The idea that wealth without productive effort is possible is a Keynesian myth. It is this myth that deceives the Fed into believing it can create capital with the click of a computer and reject the notion that true capital can only come from production and savings.
This myth perpetuates the notion that a government and its citizens can live beyond their means and never be forced to live beneath their means. Depending on government stimulus programs, paid for with deficits and money creation, becomes an economic narcotic addiction. The longer the dependency lasts, the greater the dosage required to alleviate temporarily the unwelcome symptoms of the necessary correction.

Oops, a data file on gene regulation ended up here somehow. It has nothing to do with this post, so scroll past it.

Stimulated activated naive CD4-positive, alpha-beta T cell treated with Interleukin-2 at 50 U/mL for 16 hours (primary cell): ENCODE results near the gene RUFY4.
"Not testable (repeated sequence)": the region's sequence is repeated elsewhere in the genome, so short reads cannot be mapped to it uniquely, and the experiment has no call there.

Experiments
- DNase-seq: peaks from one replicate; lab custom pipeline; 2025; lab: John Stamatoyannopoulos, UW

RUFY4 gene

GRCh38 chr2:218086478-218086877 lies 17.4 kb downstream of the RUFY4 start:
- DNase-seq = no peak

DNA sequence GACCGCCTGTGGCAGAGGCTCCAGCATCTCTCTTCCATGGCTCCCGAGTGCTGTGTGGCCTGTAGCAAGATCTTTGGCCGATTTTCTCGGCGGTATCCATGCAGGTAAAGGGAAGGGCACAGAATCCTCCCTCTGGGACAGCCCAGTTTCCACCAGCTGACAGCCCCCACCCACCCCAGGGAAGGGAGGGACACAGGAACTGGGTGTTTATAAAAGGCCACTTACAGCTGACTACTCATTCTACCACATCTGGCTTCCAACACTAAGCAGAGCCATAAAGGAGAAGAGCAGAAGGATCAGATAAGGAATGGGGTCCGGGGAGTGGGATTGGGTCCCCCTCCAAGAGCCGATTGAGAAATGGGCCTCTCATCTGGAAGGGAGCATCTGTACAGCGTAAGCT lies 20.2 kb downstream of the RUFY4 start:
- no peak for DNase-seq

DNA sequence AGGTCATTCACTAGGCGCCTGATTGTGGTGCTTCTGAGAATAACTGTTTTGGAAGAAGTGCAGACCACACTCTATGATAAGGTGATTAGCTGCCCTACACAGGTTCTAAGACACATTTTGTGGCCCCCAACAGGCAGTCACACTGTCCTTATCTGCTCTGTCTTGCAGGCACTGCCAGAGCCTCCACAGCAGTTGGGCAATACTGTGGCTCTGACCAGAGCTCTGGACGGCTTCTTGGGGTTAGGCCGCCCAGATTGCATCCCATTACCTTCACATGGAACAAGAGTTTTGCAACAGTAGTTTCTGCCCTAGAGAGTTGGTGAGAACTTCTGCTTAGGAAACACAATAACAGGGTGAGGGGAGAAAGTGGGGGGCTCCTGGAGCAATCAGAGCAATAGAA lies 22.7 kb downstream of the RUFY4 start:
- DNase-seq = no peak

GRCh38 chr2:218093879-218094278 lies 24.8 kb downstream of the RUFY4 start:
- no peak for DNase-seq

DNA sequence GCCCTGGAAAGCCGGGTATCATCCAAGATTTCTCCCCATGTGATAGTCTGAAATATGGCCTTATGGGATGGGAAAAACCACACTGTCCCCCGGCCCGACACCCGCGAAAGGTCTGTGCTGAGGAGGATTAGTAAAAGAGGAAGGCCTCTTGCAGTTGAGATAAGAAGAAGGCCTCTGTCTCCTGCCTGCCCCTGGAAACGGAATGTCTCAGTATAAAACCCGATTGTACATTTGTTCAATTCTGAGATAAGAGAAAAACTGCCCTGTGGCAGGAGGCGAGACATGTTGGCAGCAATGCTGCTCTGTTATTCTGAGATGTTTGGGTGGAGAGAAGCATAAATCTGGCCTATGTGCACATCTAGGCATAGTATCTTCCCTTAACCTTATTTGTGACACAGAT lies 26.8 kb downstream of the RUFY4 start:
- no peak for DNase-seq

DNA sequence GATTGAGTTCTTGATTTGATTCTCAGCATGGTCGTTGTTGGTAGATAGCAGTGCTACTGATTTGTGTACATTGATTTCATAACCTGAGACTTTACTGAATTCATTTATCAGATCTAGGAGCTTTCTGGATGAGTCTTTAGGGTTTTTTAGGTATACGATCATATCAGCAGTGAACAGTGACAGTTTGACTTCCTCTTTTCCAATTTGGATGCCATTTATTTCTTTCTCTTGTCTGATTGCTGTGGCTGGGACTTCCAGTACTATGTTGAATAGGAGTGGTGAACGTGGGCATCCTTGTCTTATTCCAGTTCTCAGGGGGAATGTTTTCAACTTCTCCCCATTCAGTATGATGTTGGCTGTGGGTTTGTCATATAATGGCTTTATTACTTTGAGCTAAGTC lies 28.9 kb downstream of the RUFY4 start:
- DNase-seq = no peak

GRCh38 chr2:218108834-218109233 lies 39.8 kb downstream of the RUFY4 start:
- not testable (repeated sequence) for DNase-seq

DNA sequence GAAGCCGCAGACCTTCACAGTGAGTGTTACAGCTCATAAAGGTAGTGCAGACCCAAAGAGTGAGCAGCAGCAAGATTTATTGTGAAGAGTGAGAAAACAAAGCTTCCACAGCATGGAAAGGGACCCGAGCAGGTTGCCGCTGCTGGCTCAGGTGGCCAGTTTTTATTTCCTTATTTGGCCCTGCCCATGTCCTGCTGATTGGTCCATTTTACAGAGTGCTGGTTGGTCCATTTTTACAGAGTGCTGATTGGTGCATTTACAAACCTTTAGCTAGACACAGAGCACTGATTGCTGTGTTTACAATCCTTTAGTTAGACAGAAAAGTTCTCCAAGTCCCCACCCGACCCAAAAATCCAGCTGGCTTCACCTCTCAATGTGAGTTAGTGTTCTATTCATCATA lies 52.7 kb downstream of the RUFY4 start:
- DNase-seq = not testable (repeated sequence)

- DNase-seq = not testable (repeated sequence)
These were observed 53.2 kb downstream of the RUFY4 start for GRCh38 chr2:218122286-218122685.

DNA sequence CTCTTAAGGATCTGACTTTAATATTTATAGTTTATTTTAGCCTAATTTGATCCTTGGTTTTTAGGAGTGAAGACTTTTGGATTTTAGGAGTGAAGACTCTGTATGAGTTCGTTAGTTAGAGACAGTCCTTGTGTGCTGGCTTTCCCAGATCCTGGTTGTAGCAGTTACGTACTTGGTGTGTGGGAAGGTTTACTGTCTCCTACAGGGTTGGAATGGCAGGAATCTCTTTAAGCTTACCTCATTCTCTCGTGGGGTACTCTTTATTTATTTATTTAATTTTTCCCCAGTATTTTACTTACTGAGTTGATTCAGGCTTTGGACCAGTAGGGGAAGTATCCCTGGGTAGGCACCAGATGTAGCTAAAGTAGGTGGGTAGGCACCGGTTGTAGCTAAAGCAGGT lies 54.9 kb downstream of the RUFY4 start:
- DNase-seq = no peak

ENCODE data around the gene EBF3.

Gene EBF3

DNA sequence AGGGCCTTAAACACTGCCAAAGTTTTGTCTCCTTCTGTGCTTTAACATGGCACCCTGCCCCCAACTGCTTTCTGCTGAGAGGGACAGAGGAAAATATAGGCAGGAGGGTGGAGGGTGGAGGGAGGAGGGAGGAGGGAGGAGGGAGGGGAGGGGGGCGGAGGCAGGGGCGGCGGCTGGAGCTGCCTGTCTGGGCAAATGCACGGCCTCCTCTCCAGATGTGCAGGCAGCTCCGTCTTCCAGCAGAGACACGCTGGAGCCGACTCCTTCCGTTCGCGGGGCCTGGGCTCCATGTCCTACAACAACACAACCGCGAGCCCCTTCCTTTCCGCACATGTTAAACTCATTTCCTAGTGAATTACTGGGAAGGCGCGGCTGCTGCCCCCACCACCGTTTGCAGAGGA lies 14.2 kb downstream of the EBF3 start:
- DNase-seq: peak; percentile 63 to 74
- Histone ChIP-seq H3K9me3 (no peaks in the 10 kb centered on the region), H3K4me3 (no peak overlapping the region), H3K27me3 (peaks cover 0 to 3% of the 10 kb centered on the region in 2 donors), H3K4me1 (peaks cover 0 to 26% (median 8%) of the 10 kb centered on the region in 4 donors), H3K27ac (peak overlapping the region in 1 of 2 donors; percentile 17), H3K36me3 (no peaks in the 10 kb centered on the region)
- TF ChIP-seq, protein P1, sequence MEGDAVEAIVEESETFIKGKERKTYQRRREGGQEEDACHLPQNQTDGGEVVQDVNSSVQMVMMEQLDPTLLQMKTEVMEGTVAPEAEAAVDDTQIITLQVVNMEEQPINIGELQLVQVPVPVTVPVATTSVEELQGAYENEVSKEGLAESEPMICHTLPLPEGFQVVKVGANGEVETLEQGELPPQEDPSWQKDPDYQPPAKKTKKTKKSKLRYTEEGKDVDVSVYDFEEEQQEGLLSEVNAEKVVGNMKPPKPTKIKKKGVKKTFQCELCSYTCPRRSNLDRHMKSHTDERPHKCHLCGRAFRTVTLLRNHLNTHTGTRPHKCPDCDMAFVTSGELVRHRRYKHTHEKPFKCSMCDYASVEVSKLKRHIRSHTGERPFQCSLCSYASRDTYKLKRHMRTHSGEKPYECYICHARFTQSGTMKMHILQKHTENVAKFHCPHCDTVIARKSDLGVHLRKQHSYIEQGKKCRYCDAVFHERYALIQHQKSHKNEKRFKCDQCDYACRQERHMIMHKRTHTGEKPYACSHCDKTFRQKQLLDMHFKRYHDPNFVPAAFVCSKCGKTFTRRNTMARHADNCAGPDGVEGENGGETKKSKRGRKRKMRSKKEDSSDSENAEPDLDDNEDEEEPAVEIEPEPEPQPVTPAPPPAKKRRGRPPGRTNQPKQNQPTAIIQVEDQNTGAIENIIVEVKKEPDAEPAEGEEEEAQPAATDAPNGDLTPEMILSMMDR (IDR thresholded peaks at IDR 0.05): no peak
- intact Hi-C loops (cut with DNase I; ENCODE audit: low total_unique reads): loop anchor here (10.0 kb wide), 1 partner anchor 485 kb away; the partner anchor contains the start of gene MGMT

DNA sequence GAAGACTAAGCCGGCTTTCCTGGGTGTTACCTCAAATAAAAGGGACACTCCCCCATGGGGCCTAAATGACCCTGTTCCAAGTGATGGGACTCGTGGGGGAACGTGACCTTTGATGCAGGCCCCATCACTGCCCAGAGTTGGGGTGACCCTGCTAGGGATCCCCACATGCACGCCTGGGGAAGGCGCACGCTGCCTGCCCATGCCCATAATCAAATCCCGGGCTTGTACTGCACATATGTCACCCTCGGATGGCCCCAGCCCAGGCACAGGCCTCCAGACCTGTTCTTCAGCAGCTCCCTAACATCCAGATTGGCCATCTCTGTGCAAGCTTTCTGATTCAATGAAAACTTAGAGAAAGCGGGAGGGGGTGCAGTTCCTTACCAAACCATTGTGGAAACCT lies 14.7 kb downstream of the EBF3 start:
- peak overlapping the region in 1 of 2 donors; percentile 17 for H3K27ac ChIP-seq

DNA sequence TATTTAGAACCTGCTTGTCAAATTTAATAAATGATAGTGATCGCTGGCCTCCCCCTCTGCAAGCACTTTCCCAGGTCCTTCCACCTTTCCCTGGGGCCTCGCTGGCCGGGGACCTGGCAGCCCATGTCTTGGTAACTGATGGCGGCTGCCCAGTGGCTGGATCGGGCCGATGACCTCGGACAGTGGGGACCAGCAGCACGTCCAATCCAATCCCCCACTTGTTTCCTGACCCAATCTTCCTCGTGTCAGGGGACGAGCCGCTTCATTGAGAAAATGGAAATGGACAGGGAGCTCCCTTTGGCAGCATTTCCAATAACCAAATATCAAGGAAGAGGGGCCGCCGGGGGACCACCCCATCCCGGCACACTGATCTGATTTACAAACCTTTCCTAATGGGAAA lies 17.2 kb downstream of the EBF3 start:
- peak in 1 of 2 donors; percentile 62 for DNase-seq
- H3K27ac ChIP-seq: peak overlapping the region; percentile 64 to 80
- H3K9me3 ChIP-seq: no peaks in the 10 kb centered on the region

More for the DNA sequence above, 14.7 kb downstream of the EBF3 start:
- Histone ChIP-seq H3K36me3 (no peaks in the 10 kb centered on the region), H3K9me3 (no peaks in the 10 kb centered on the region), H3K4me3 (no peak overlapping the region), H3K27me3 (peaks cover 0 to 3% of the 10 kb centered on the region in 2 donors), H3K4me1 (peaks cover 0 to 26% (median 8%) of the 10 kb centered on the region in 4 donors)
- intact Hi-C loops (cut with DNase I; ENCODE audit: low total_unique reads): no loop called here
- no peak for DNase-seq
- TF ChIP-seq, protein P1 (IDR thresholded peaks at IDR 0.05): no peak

Politicians are unable to tolerate any symptoms coming from stopping or even slowing the policies that require excess spending, borrowing, and monetary inflation. The message that the markets are sending today is that the age of Keynesian central economic planning is over.
Ron Paul provides a good deal of history about this authoritarian-empowering, but faulty school of economic thought, as well as a laundry list of dangerous fallacies Keynesianism had successfully disguised as conventional wisdom for nearly a century.
If you want to understand how an organization can do so many things wrong and get away with it, or want to solidly refute the idea that economic stimulus can come from printing money, read this chapter in full.
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